Note that there is no remedy through randomization inference here, given that our interest is in the hypothesis that the average treatment effect is zero. Our reading of the literature on RCTs in social and public health policy areas suggests that they are not exempt from these concerns. Many trials are run on sometimes very small samples, they have treatment effects where asymmetry is hard to rule out—especially when the outcomes are in money—and they often give results that are puzzling, or at least not easily interpreted theoretically. In the context of development studies, neither Banerjee and Duflo nor Karlan and Appel , who cite many RCTs, raise concerns about misleading inference, implicitly treating all results as reliable.

Some of these results contradict standard theory. No doubt there are behaviors in the world that are inconsistent with conventional economics, and some can be explained by standard biases in behavioral economics, but it would also be good to be suspicious of the significance tests before accepting that an unexpected finding is well-supported and that theory must be revised. Replication of results in different settings may be helpful, if they are the right kind of places see our discussion in Section 2. This, then, replicates the spurious findings.

It is of great importance to note that randomization, by itself, is not sufficient to guarantee unbiasedness if post-randomization differences are permitted to affect the two groups. The difficulty of controlling for placebo effects can be especially acute in testing medical interventions see Howick , Chapter 7 for a critical review , as is the difficulty in controlling both for placebo effects and the effects of therapist variables in testing psychological therapies. For instance, Pitman, et al. Many social and economic trials, medical trials, and public health trials are not blinded nor sufficiently controlled for other sources of bias, and indeed many cannot be, and a sufficient defense is rarely offered that unbiasedness is not undermined.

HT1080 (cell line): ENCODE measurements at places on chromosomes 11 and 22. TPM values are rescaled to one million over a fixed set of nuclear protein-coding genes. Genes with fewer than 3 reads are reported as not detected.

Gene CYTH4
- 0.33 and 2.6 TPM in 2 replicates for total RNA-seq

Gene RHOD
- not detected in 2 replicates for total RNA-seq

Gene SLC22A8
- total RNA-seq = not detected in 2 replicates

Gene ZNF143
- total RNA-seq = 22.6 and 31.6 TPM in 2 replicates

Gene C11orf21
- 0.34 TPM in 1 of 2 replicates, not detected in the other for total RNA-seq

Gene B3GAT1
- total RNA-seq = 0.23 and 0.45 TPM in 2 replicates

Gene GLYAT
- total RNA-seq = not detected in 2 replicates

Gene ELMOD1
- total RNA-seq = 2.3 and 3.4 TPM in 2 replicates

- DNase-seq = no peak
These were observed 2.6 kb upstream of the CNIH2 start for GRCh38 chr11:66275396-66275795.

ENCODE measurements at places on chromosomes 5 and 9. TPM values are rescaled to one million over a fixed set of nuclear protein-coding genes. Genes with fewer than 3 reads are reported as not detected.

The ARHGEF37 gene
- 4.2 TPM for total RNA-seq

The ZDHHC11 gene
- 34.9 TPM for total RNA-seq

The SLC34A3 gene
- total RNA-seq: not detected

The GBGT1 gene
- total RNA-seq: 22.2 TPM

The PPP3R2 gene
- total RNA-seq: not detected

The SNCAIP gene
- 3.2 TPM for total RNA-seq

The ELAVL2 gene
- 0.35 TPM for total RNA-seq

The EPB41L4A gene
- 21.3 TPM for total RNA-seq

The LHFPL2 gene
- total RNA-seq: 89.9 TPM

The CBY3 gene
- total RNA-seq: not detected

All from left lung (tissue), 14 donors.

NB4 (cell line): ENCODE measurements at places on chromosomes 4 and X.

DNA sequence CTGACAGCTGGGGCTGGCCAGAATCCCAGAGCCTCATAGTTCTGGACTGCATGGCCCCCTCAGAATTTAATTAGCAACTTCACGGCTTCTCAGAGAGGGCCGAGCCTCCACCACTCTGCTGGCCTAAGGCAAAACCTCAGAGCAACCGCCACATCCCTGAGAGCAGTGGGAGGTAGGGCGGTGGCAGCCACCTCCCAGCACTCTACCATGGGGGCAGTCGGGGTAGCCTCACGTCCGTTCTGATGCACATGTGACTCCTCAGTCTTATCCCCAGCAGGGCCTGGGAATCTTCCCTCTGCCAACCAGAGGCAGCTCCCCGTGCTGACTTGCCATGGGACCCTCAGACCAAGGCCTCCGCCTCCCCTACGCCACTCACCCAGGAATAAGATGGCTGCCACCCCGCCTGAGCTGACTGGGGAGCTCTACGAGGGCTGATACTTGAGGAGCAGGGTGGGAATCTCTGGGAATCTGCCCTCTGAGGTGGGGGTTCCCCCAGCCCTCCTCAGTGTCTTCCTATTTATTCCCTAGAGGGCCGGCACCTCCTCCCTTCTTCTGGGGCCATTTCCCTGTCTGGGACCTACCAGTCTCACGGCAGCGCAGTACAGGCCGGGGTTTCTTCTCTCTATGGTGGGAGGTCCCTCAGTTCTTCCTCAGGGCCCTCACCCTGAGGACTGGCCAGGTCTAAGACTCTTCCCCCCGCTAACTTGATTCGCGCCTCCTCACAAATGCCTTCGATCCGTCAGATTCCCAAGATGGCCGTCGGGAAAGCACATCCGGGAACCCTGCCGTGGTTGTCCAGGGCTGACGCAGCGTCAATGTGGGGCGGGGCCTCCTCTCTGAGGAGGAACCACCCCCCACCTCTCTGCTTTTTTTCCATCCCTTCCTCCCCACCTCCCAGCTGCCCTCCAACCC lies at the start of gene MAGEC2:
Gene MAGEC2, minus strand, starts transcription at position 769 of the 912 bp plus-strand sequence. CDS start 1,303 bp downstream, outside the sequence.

Generally, it is recommended to extend blinding beyond participants and investigators to include those who measure outcomes and those who analyze the data, all of whom may be affected by both conscious and unconscious bias. The need for blinding in those who assess outcomes is particularly important in cases where outcomes are not determined by strictly prescribed procedures whose application is transparent and checkable but requires elements of judgment. In many cases it is reasonable to suppose that people choose to participate if it is in their interest to do so. In consequence, those who estimate consciously or unconsciously that their gain is not high enough to offset the perceived drawbacks of compliance with the treatment protocol may avoid it.

This is not to say that one should assume without argument that non-blinding at any point will introduce bias. That is a matter to be assessed case-by-case. But the contrary cannot be automatically assumed. This brings to the fore the trade-off between using an RCT-based estimate that may well be biased, and in ways we do not have good ideas how to deal with, versus one from an observational study where blinding may have been easier, or some of these sources of bias may be missing or where we may have a better understanding of how to correct for them.